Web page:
By way of background, under the Immigration and Nationality Act, the DOL has a statutory responsibility to ensure that no foreign worker is admitted for permanent residence based upon an offer of employment absent a finding that there are not sufficient U.S. workers who are able, willing, qualified and available for the work to be undertaken and that the admission of such worker will not adversely affect the wages and working conditions of U.S. workers similarly employed. INA §212(a)(5)(A)(i). The DOL fulfills this responsibility by determining the availability of qualified U.S. workers before approving a permanent labor certification application and by ensuring that U.S. workers are fairly considered for all job opportunities that are the subject of a permanent labor certification application.  Accordingly, the DOL relies on employers who file labor certification applications to recruit and consider U.S. workers in good faith.  Under 20 C.F.R. §656.10(c), the employer must certify that U.S. workers who applied for the job opportunity were rejected for lawful job-related reasons. While the DOL has indicated that good faith recruitment requires that an employer’s process for considering U.S. workers who respond to certification-related recruitment closely resemble the employer’s normal consideration process, operating under this belief will most likely lead to problems.  I have always found that it is infinitely more effective to counsel the employer not to consider PERM as resembling any type of real world recruitment process whatsoever.

Review of the Board of Alien Labor Certification Appeals (BALCA) is a good place to stay up to date on the DOL’s reasoning on any PERM issue. Based on recent BALCA decisions, here are 7 points regarding resume review that are worth discussing with the employer at the outset of the PERM process, even before the job duties and requirements are finalized and the advertisement is drafted.

1.   Be certain that use of the Kellogg language is warranted and reflective of the actual   minimum requirements for the offered position.

2.   An applicant cannot be rejected simply because their cover letter or resume clearly states that they are seeking a completely different position.

In Global Teachers Research and Resources, Inc. 2015-PER-00396 (March 30, 2017), the employer’s job requirements for the position of Elementary Teacher were a Bachelor’s degree in Elementary Education and 60 months of experience in the job offered.  In addition, the qualified applicant also had to demonstrate eligibility for a Georgia Teaching Certificate. In section H.14 of the ETA Form 9089, the employer had also listed, “Employer will Accept any Combination of Experience, Training or Education.” This is commonly referred to as the Kellogg language based on Matter of Francis Kellogg, 1994-INA-465 (Feb. 2, 1998) (en banc).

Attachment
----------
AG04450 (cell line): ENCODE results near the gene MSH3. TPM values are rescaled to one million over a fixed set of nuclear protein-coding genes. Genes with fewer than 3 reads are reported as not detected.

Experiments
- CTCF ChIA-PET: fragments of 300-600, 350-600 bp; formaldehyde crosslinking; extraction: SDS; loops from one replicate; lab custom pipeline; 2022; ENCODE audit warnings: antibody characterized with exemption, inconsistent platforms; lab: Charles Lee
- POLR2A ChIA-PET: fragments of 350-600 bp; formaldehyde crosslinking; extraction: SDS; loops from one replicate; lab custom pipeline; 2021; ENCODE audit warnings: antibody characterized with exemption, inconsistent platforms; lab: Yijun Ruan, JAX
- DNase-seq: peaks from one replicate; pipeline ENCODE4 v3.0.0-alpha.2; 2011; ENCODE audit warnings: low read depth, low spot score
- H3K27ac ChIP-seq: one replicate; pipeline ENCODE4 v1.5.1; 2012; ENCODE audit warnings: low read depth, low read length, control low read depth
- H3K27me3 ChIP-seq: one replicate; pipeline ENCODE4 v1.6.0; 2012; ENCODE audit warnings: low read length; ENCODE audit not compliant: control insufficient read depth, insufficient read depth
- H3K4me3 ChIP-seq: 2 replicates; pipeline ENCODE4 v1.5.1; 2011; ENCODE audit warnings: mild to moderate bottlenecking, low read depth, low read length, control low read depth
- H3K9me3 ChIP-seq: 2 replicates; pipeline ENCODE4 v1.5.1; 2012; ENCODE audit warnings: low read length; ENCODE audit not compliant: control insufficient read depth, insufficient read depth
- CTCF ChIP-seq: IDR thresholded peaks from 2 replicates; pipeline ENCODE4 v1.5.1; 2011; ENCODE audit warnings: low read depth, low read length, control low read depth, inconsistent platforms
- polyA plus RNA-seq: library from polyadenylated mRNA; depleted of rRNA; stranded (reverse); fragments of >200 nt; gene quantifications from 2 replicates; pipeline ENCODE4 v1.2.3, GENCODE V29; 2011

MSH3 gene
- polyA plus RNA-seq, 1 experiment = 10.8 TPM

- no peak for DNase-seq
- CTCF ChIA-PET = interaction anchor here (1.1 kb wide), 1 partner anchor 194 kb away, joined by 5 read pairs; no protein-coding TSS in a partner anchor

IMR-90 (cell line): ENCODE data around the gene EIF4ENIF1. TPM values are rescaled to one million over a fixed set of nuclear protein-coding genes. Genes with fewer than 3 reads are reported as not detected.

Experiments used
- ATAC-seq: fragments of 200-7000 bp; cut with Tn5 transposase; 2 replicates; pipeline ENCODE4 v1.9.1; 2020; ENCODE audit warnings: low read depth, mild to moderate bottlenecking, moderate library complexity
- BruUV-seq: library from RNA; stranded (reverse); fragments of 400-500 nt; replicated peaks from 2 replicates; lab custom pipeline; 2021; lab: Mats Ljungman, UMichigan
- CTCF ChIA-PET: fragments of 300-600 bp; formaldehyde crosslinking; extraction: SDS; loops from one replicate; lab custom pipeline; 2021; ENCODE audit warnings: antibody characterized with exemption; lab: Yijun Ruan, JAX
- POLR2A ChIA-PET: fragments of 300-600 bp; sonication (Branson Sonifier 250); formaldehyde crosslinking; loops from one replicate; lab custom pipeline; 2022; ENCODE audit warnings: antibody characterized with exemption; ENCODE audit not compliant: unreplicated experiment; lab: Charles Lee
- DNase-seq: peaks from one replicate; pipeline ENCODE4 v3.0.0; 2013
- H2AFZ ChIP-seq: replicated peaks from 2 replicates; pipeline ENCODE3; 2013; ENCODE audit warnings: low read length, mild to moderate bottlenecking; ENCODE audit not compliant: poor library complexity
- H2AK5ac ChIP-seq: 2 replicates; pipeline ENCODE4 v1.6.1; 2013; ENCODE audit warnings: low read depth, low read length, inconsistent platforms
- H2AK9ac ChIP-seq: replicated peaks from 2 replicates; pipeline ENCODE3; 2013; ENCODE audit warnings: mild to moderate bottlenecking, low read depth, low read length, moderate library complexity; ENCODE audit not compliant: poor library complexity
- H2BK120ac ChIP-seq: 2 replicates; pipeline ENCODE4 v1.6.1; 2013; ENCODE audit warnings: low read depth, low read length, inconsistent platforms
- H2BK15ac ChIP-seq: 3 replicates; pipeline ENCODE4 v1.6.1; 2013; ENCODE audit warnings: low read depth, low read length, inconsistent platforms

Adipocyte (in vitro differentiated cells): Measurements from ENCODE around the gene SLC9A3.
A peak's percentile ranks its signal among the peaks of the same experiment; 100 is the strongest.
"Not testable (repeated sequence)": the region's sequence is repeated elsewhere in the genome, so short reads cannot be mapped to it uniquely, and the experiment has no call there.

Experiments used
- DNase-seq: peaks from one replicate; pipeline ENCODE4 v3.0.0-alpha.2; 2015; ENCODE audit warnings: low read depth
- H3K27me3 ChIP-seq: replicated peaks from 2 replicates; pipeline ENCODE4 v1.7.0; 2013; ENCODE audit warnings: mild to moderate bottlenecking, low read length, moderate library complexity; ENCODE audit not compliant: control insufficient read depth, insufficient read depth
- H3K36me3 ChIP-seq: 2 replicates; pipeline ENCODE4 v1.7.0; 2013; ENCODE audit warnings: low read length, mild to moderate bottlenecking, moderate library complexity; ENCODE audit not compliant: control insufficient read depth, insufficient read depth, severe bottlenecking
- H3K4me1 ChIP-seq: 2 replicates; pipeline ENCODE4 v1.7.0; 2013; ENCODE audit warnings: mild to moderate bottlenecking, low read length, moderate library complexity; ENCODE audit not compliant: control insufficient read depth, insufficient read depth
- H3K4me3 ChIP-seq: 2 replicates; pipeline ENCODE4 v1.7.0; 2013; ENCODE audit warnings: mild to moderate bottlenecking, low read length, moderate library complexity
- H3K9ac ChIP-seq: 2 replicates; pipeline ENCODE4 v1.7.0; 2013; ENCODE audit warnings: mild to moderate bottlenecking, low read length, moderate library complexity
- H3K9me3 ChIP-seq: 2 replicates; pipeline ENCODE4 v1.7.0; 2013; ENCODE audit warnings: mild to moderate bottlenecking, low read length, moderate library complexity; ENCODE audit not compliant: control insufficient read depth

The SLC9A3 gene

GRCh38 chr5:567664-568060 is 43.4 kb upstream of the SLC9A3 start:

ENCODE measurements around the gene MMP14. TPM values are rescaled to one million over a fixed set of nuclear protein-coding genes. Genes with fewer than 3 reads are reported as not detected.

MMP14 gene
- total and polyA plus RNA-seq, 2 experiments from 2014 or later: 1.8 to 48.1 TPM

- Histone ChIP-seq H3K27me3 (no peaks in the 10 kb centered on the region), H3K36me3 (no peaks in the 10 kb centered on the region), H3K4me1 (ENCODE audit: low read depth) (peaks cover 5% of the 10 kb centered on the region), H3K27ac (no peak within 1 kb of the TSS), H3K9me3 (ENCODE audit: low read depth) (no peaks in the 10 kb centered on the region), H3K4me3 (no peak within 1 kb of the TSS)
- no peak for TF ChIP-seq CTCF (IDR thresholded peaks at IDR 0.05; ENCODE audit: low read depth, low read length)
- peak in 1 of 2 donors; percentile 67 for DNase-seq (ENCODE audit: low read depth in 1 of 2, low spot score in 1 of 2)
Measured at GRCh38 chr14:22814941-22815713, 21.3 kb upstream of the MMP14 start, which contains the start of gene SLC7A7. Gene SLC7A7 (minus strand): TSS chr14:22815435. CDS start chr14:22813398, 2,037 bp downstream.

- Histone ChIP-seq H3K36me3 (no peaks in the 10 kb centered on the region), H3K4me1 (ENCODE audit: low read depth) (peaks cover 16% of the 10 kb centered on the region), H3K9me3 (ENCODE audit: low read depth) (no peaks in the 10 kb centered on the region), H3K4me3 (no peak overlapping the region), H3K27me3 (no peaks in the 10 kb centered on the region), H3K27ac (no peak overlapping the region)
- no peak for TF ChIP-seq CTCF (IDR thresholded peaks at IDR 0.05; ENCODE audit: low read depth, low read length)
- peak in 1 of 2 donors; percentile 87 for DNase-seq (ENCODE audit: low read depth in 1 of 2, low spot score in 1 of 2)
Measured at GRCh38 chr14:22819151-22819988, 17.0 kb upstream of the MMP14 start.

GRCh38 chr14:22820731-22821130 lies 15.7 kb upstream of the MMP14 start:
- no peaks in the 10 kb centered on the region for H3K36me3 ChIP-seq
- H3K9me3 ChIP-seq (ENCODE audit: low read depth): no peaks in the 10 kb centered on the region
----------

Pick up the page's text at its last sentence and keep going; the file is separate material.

After reviewing the employer’s response to an audit, the DOL denied the PERM application finding that the employer failed to properly consider one applicant who possessed a Master’s degree in Education/Special Education, 60 months of experience and a GA teaching license. The Certifying Officer (CO) reasoned that since the employer had indicated “Employer will Accept any Combination of Experience, Training or Education” then the employer had to consider the applicant even if she did not have a degree in Elementary Education. Oftentimes, an employer will insert the Kellogg language on the ETA Form 9089 when it is totally unnecessary. It is important to remember that this is specific language that is only required on the ETA Form 9089 when the foreign national qualifies for the offered position only on the basis of the employer’s alternative requirements. In addition, Federal Insurance Co., 2008-PER-00037 (Feb. 20, 2009) held that the failure to include this language was not fatal as there is no space on the form for such language. Some employers recall receiving PERM denials due to lack of this language prior to the decision in Federal Insurance and, not fully comprehending the issue, they feel better to just include it. It is therefore very important to discuss the meaning of the Kellogg language with the employer and whether the insertion of this language would reflect the employer’s true minimum requirements for the offered position.

The employer in Global Teachers Research and Resources filed a request for reconsideration and argued that the applicant had clearly indicated on her resume that she was seeking employment as Special Education Teacher and that this information prevented them from actually considering applicant for the offered position. However, BALCA held that since the Applicant had applied for the Elementary Teacher position and since it would be illogical for a person to apply for a position in which they were not interested, the employer was obligated to give the application due consideration. Citing a long list of precedent decisions which would make for required reading, BALCA held that an applicant is presumed to be interested in a job for which he or she applies.